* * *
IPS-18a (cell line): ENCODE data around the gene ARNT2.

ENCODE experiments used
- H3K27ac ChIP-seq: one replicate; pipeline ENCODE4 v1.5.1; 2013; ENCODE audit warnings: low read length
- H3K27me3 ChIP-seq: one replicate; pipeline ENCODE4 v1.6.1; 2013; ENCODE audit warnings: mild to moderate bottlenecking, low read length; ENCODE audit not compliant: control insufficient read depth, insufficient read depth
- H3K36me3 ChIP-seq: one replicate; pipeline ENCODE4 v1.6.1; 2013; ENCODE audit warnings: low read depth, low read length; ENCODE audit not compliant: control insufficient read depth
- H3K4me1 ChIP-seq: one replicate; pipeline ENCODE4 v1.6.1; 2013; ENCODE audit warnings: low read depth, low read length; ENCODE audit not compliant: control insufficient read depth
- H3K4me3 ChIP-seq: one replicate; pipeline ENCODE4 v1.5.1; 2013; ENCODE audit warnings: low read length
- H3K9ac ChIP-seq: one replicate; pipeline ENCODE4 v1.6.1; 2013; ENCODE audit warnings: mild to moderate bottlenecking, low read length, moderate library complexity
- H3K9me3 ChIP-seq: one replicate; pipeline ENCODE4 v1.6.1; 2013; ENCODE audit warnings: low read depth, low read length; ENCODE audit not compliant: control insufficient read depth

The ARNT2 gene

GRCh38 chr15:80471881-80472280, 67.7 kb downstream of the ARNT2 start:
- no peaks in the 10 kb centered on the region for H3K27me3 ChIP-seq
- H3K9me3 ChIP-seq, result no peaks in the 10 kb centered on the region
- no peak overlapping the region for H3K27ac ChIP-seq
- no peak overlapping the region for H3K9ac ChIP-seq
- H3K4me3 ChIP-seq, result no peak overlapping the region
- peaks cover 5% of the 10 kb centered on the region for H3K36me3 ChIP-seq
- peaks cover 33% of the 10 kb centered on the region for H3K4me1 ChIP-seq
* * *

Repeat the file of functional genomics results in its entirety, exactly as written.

IPS-18a (cell line): ENCODE data around the gene ARNT2.

ENCODE experiments used
- H3K27ac ChIP-seq: one replicate; pipeline ENCODE4 v1.5.1; 2013; ENCODE audit warnings: low read length
- H3K27me3 ChIP-seq: one replicate; pipeline ENCODE4 v1.6.1; 2013; ENCODE audit warnings: mild to moderate bottlenecking, low read length; ENCODE audit not compliant: control insufficient read depth, insufficient read depth
- H3K36me3 ChIP-seq: one replicate; pipeline ENCODE4 v1.6.1; 2013; ENCODE audit warnings: low read depth, low read length; ENCODE audit not compliant: control insufficient read depth
- H3K4me1 ChIP-seq: one replicate; pipeline ENCODE4 v1.6.1; 2013; ENCODE audit warnings: low read depth, low read length; ENCODE audit not compliant: control insufficient read depth
- H3K4me3 ChIP-seq: one replicate; pipeline ENCODE4 v1.5.1; 2013; ENCODE audit warnings: low read length
- H3K9ac ChIP-seq: one replicate; pipeline ENCODE4 v1.6.1; 2013; ENCODE audit warnings: mild to moderate bottlenecking, low read length, moderate library complexity
- H3K9me3 ChIP-seq: one replicate; pipeline ENCODE4 v1.6.1; 2013; ENCODE audit warnings: low read depth, low read length; ENCODE audit not compliant: control insufficient read depth

The ARNT2 gene

GRCh38 chr15:80471881-80472280, 67.7 kb downstream of the ARNT2 start:
- no peaks in the 10 kb centered on the region for H3K27me3 ChIP-seq
- H3K9me3 ChIP-seq, result no peaks in the 10 kb centered on the region
- no peak overlapping the region for H3K27ac ChIP-seq
- no peak overlapping the region for H3K9ac ChIP-seq
- H3K4me3 ChIP-seq, result no peak overlapping the region
- peaks cover 5% of the 10 kb centered on the region for H3K36me3 ChIP-seq
- peaks cover 33% of the 10 kb centered on the region for H3K4me1 ChIP-seq